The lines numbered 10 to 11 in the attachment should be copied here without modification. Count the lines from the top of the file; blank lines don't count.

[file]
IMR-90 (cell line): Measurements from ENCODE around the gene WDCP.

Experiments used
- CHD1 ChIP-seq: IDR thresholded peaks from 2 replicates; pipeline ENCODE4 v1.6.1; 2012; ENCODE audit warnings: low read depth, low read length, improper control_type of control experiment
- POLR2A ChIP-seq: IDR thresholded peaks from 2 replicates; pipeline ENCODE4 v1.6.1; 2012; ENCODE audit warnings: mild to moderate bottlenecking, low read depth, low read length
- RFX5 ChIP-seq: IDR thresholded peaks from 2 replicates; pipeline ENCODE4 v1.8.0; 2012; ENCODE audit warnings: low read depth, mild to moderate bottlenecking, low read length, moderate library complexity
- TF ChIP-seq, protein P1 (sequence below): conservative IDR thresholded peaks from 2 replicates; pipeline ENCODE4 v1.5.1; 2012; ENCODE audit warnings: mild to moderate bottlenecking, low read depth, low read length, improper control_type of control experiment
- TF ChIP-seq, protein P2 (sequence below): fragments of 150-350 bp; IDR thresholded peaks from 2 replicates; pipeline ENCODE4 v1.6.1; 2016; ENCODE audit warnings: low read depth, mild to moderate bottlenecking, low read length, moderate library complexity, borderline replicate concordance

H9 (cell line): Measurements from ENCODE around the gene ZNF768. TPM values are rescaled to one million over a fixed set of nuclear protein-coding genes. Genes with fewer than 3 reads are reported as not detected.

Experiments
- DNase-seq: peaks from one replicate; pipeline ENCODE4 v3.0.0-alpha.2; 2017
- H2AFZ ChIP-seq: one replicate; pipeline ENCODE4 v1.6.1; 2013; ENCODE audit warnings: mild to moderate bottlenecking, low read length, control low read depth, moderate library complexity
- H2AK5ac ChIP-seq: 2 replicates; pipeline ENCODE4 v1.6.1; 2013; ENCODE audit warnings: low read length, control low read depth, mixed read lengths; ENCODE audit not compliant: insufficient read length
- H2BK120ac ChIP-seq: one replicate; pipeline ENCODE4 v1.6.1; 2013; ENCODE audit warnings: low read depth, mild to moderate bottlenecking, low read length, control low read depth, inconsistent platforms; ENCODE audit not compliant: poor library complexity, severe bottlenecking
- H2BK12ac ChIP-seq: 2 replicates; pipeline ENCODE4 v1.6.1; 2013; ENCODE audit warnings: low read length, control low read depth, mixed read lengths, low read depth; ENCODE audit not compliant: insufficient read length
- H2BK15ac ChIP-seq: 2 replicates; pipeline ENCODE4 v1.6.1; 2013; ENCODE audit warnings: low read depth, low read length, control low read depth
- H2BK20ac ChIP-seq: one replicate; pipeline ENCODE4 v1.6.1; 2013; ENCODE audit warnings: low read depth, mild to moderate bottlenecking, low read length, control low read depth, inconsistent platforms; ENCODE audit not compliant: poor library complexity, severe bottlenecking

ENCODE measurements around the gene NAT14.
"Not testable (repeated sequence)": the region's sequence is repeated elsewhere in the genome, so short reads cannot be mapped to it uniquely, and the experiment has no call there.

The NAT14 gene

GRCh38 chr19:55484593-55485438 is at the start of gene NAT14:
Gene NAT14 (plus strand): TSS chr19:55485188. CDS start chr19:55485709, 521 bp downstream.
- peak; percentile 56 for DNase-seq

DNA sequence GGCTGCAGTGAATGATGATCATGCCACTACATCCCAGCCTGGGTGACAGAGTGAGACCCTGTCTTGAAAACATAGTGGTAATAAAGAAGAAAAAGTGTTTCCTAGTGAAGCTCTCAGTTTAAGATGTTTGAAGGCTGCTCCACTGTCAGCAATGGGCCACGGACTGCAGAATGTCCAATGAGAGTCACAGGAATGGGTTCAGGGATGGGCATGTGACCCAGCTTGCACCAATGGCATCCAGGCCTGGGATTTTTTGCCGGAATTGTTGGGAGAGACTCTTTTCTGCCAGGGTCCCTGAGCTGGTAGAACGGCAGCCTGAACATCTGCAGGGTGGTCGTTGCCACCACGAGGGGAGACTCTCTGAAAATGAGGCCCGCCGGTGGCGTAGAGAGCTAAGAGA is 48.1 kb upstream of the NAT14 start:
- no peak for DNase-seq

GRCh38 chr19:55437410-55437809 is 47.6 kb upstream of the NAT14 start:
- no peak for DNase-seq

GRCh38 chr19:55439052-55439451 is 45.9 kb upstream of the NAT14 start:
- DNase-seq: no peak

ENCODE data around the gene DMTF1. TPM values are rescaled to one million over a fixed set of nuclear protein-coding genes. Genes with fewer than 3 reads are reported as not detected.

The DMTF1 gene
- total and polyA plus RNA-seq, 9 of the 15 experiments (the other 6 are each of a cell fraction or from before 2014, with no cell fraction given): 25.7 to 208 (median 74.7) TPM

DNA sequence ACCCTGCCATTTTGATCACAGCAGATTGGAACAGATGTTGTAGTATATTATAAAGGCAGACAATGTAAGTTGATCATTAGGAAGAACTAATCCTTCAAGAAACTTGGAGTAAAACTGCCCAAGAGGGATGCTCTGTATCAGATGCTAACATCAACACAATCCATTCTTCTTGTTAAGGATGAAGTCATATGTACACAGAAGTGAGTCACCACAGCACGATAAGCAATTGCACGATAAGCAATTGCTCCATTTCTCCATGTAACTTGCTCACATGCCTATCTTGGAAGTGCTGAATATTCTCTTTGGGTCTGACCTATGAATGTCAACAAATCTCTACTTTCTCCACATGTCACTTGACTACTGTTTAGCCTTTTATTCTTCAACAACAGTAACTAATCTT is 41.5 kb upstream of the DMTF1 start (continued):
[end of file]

- DNase-seq: peaks from one replicate; pipeline ENCODE4 v3.0.0-alpha.2; 2017
- H2AFZ ChIP-seq: one replicate; pipeline ENCODE4 v1.6.1; 2013; ENCODE audit warnings: mild to moderate bottlenecking, low read length, control low read depth, moderate library complexity